awatrees.com18th July 2012
Green Places Magazine Publish ‘Flourishing Trees, Flourishing Minds’27th July 2012
Aesthetically a large dead tree is a magnificent sight. Dead trees also provide vital habitat and the benefits of deadwood for biodiversity are massive. If a tree dies it can’t be legally protected by a Tree Preservation Order. The Woodland Trust had recently been campaigning to have the exemption for dead trees to be removed from Tree Preservation Order Regulations. They were dismayed when the new Tree Preservation Order Regulations (TPO Regulations 2012), which came into force in April 2012, still retained the exception for dead trees.
For a tree to be protected by a Tree Preservation Order it needs to have high ‘amenity value’ which in most cases means ‘visual amenity’, so keeping the exception for dead trees suggests that they have no visual amenity value.
The Woodland Trust note, ‘the time over which a tree progresses from dying to dead may be long or sudden. It can result in the reduction of some aspects of [visual] amenity but potentially increasing wildlife values, however none of these values disappear on death’. Which is nicely put, but for more poetic praise of dead and dying trees we can rely on the great naturalist writer Edwin Way Teale…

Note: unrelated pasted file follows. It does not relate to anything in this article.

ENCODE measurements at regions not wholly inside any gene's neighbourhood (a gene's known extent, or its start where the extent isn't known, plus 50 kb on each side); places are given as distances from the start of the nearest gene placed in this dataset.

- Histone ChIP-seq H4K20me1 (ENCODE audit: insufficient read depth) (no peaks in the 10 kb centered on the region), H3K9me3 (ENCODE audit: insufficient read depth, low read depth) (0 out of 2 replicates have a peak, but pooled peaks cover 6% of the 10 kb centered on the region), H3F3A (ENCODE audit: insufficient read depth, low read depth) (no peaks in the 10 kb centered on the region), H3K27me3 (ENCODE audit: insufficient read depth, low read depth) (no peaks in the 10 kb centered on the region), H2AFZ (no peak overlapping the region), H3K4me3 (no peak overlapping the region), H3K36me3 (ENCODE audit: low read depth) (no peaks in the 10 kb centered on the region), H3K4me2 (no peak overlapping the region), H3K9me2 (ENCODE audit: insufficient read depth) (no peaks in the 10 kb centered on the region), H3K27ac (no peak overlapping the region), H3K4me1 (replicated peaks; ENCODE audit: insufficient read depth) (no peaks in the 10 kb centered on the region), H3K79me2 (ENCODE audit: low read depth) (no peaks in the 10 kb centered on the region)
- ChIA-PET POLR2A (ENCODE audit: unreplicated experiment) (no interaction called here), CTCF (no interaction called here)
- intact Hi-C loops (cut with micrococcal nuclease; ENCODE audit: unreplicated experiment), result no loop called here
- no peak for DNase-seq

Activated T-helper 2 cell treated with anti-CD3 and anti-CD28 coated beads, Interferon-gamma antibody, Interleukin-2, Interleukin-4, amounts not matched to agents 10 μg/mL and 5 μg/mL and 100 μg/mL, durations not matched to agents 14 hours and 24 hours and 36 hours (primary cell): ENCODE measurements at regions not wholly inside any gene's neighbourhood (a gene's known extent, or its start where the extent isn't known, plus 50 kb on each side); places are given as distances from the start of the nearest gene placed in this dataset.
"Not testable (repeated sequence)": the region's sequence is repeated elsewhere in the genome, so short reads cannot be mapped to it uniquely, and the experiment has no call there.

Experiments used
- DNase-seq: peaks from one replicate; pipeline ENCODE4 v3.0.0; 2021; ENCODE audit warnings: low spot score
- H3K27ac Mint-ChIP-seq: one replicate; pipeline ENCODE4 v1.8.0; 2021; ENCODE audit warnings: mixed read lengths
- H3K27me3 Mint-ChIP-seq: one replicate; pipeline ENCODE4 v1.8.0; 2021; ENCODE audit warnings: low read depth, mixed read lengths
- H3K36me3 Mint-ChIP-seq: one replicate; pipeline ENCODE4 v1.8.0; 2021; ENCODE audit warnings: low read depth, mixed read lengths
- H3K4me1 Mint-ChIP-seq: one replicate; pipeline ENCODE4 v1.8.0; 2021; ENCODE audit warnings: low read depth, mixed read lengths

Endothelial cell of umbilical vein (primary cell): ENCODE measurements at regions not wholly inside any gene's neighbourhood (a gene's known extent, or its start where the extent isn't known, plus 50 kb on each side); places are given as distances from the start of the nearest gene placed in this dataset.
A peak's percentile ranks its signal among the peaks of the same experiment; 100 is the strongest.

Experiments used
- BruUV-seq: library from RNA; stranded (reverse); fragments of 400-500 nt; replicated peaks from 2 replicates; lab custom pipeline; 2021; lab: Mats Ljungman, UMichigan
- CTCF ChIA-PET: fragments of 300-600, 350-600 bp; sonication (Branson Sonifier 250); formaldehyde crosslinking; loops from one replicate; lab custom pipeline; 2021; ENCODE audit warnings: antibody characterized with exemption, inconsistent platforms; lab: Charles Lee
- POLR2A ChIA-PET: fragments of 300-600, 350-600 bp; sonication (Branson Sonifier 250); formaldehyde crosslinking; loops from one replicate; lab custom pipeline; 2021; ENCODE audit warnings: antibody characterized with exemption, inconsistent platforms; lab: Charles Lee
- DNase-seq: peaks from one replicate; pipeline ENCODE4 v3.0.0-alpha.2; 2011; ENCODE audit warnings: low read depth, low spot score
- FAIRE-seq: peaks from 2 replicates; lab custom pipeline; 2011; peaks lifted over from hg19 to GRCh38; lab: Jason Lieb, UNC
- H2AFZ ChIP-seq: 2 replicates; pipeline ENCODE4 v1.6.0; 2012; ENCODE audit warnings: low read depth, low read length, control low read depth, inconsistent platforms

THE DEATH OF A TREE
FOR a great tree death comes as a gradual transformation.
Its vitality ebbs slowly. Even when life has abandoned it entirely it remains a majestic thing. On some hilltop a dead tree may dominate the landscape for miles around. Alone among living things it retains its character and dignity after death. Plants wither; animals disintegrate. But a dead tree may be as arresting, as filled with personality, in death as it is in life. Even in its final moments, when the massive trunk lies prone and it has moldered into a ridge covered with mosses and fungi, it arrives at a fitting and a noble end. It enriches and refreshes the earth. And later, as part of other green and growing things, it rises again.
Edwin Way Teale, (1899-1980)